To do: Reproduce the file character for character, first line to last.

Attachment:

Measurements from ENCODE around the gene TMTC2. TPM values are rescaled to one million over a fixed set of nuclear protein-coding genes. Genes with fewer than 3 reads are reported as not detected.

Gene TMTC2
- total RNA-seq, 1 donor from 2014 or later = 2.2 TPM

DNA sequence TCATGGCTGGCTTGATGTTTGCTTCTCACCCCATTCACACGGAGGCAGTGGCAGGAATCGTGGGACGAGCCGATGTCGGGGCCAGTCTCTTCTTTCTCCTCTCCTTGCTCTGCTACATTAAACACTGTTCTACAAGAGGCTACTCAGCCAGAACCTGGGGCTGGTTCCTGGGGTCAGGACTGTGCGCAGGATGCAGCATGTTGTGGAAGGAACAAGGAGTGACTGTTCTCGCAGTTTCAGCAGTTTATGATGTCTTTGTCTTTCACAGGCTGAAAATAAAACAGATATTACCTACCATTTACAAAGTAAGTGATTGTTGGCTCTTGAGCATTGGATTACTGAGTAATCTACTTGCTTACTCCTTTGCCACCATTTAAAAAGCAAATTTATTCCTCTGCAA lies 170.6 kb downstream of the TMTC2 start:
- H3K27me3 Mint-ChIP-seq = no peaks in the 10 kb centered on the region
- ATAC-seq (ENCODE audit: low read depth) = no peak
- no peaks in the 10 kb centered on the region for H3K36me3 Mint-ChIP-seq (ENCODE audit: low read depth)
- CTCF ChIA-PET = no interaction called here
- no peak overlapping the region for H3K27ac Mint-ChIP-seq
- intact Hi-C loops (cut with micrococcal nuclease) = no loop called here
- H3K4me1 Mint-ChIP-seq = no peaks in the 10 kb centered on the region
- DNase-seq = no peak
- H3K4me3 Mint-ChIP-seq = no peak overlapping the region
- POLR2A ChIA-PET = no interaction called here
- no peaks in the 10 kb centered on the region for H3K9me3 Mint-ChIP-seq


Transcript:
Measurements from ENCODE around the gene TMTC2. TPM values are rescaled to one million over a fixed set of nuclear protein-coding genes. Genes with fewer than 3 reads are reported as not detected.

Gene TMTC2
- total RNA-seq, 1 donor from 2014 or later = 2.2 TPM

DNA sequence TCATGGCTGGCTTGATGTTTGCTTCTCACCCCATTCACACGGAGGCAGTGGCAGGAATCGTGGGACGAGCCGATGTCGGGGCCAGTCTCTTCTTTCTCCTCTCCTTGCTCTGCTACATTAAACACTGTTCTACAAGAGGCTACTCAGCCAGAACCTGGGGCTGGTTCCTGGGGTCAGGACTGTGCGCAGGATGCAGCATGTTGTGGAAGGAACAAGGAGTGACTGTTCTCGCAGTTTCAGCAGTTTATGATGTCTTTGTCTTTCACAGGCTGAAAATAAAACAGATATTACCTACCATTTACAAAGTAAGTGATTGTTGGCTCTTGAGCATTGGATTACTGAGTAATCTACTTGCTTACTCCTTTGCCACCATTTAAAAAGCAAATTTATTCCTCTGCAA lies 170.6 kb downstream of the TMTC2 start:
- H3K27me3 Mint-ChIP-seq = no peaks in the 10 kb centered on the region
- ATAC-seq (ENCODE audit: low read depth) = no peak
- no peaks in the 10 kb centered on the region for H3K36me3 Mint-ChIP-seq (ENCODE audit: low read depth)
- CTCF ChIA-PET = no interaction called here
- no peak overlapping the region for H3K27ac Mint-ChIP-seq
- intact Hi-C loops (cut with micrococcal nuclease) = no loop called here
- H3K4me1 Mint-ChIP-seq = no peaks in the 10 kb centered on the region
- DNase-seq = no peak
- H3K4me3 Mint-ChIP-seq = no peak overlapping the region
- POLR2A ChIA-PET = no interaction called here
- no peaks in the 10 kb centered on the region for H3K9me3 Mint-ChIP-seq